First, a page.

Look far enough back in time, and a pattern may emerge. After studying thousands of ancient fossils, paleontologist Jack Sepkoski identified just such a thing in 1981: an epic sequence of life and death, etched into the skeletons of the last 500 million years.

The late Sepkoski, a professor at the University of Chicago, discovered what became known as the three great evolutionary faunas of marine animals – a trio of successive explosions in biodiversity in the ocean over the course of the Phanerozoic Eon.

These giant bloomings of marine life were bookended by catastrophes of world-changing scale: extinction-level events precipitating mass animal die-offs – simultaneously clearing the stage for new creatures to emerge and prosper in the spaces they left behind.

But it doesn't have to happen that way, a new study suggests. Equally powerful forces – capable of shaping macroevolutionary processes with planetary implications – don't always require asteroids or supervolcanoes.

Sometimes the fire comes from within.

"The fossil record tells us that some of the key transitions in the history of life were rapid changes triggered by abrupt external factors," explains paleontologist Michal Kowalewski from the University of Florida.

"But this study shows that some of those major transitions were more gradual and may have been driven by biological interactions between organisms."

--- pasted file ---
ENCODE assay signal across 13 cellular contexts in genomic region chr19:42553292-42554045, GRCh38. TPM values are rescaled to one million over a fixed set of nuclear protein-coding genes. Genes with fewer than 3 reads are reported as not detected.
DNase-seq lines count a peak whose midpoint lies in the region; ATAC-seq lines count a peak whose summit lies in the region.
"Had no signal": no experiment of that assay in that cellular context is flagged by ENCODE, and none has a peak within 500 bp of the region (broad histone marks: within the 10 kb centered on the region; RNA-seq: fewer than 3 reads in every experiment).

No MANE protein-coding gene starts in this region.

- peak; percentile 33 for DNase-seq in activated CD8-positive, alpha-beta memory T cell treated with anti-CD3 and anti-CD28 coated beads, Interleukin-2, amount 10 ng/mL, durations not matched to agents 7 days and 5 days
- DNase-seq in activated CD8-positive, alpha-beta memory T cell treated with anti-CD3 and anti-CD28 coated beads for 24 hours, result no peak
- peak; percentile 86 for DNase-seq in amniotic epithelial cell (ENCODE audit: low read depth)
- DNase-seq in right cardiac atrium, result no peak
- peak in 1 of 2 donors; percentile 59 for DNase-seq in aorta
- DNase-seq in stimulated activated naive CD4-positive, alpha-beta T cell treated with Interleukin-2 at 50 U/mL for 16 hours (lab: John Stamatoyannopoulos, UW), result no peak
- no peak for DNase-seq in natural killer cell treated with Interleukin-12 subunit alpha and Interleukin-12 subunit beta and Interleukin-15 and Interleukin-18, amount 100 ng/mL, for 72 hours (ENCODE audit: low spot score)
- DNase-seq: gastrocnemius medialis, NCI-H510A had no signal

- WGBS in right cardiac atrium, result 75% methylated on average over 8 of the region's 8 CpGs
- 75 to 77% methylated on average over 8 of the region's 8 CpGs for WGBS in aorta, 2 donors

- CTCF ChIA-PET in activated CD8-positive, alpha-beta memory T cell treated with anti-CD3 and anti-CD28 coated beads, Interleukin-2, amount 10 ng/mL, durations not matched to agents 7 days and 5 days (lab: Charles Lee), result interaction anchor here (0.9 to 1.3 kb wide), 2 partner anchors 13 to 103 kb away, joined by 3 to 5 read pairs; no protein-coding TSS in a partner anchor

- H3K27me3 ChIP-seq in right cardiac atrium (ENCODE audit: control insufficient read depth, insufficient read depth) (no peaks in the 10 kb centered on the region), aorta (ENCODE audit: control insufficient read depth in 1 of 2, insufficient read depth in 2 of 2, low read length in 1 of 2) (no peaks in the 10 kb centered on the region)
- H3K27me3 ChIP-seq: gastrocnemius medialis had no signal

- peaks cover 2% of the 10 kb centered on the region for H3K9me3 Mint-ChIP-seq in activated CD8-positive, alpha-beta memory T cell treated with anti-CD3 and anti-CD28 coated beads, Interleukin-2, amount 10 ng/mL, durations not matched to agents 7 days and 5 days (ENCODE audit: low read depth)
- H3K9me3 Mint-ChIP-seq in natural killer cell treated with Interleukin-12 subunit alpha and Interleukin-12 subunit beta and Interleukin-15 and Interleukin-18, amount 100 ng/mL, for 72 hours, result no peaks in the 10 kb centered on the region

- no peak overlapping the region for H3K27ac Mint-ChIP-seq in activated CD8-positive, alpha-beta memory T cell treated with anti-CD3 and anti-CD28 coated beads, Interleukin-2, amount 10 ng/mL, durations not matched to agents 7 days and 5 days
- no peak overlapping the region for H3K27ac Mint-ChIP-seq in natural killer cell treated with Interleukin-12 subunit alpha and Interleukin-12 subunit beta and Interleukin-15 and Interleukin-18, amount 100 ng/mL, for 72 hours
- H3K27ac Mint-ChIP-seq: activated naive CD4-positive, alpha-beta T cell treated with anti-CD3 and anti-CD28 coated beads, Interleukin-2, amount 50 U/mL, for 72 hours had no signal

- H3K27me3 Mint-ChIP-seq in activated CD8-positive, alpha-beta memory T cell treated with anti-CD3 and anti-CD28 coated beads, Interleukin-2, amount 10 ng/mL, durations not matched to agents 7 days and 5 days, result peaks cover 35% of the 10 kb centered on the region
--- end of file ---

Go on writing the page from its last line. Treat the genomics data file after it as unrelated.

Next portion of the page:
The case in this point is what's known as the Mesozoic Marine Revolution. Commencing roughly 150-200 million years ago, this transition represents all the macroevolutionary changes that took place as marine predators like bony fish, crustaceans, and predatory snails increased in numbers, forcing their invertebrate prey, such as mollusks, to adapt defenses against boring and shell-crushing attacks.

In the new research, which used modeling to demonstrate the network of relationships between giant assemblages of prehistoric marine lifeforms, the team found that the Mesozoic Marine Revolution effectively represents a fourth, unrecognized chapter of surging biodiversity within the Phanerozoic – equal in its power to the three great evolutionary faunas Sepkoski identified decades ago.

"We are integrating the two hypotheses – the Mesozoic Marine Revolution and the three great evolutionary faunas into a single story," explains first author and paleontologist Alexis Rojas from Umeå University in Sweden.

"Instead of three phases of life, the model shows four."

Ultimately, although the Mesozoic Marine Revolution was characterized by gradual ecological changes produced by marine life interactions over millions of years, the researchers say it nonetheless triggered a prolonged biotic transition comparable in magnitude to the end-Permian transition.

This episode, often called the Great Dying, occurred approximately 250 million years ago and was Earth's most severe mass extinction event, wiping out approximately 80 percent of all marine species (and 70 percent of terrestrial vertebrates).

In the aftermath, life rebounded with the third great evolutionary fauna, known as the Modern fauna period, per Sepkoski's framework.

But according to Rojas, Kowalewski, and their team, the Modern period intersected with the Mesozoic Marine Revolution, contributing to a recognizable transition in biodiversity in Earth's marine life during the mid-Cretaceous period, about 129 million years ago.

"What we actually built is an abstracted fossil record that provides a unique perspective of the organization of marine life," Rojas says.

"At the most basic levels, this map shows ocean regions with particular animals," he adds. "The building blocks of our study are the individual animals themselves."

The findings are reported in Communications Biology.